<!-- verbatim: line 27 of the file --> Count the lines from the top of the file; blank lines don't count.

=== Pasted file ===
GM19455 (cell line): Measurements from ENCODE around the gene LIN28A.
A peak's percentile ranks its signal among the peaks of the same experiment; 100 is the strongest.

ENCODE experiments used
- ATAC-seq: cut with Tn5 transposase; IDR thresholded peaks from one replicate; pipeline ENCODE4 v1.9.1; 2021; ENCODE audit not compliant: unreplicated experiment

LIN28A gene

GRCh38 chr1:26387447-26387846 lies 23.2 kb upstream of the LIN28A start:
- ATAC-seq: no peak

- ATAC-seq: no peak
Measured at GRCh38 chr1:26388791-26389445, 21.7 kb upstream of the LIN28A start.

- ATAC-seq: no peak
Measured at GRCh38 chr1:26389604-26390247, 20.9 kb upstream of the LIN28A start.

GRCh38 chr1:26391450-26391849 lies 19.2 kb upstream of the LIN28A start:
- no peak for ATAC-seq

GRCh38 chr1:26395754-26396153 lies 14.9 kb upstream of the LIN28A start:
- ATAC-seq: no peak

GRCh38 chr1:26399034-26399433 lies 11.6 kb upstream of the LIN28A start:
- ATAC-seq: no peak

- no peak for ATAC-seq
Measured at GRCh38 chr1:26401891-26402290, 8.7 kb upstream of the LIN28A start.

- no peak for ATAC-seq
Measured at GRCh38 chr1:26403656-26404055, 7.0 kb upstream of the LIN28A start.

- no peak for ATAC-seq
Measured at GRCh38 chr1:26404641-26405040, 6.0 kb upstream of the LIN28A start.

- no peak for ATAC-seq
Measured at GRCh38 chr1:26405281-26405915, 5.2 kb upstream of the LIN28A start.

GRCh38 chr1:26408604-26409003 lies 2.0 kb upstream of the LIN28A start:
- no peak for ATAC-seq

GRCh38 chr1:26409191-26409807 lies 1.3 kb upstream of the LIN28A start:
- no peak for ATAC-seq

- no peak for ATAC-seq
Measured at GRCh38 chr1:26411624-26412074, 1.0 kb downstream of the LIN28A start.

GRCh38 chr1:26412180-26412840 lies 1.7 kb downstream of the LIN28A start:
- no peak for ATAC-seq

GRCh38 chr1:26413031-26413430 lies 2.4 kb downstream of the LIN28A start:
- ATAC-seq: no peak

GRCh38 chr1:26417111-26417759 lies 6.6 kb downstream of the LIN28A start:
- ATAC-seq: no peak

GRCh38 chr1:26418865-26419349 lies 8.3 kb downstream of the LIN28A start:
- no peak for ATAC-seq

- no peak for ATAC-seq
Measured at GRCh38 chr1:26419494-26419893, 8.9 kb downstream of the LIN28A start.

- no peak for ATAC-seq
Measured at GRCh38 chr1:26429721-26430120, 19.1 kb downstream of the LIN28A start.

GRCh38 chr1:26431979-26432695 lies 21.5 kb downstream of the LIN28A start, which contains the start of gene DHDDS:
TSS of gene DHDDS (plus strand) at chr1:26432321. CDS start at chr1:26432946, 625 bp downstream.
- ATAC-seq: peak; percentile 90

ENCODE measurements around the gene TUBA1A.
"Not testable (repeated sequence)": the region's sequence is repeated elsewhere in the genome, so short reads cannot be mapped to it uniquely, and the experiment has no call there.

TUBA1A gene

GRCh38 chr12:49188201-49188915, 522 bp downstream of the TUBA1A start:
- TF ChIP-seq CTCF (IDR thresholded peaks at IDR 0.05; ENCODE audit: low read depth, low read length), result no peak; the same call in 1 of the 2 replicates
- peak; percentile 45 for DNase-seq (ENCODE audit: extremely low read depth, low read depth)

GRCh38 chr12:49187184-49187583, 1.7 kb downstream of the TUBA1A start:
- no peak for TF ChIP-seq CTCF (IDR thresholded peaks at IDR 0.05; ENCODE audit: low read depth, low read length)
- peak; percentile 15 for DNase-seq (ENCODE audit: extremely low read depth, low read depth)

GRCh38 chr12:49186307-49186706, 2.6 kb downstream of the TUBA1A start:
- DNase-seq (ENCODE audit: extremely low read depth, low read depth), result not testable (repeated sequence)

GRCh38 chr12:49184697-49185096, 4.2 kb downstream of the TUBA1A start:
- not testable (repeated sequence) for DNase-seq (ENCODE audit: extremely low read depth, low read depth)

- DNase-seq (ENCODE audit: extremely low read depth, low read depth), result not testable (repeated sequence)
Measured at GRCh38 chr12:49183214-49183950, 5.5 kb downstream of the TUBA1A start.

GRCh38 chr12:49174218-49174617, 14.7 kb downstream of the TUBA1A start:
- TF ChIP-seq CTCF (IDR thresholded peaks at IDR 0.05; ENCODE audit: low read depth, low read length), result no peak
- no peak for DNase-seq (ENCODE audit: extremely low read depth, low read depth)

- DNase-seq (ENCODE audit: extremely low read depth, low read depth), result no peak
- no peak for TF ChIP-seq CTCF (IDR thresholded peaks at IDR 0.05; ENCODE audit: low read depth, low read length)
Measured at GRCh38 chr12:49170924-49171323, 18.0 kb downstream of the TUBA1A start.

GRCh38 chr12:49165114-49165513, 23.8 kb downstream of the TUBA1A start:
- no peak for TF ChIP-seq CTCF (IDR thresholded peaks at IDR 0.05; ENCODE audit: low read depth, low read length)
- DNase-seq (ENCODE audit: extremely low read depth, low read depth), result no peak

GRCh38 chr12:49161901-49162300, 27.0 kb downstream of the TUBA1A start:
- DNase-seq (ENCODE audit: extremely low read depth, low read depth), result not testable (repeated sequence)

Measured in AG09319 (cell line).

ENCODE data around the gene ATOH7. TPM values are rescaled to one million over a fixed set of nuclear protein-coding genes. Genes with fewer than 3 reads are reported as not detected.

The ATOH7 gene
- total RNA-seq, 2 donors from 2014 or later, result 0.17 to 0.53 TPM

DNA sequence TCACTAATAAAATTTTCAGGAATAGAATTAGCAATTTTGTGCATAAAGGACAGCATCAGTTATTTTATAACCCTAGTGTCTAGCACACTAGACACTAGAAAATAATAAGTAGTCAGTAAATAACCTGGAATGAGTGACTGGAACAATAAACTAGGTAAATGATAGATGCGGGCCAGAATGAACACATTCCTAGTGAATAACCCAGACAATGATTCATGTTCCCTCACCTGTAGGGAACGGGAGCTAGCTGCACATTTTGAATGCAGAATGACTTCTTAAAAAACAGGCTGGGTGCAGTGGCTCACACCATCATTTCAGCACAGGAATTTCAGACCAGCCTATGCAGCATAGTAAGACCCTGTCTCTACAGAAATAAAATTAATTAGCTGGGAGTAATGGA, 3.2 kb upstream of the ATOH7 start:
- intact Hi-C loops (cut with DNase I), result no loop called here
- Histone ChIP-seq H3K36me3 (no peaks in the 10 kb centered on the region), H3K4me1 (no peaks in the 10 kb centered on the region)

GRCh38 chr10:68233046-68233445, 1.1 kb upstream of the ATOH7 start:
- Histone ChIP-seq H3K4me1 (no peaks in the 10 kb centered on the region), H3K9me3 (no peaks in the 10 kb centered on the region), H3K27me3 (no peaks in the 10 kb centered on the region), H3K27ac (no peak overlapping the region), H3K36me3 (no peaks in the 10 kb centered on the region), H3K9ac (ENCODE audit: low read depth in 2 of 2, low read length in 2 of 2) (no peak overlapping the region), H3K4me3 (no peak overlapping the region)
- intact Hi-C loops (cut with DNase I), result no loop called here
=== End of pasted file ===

- no peak for ATAC-seq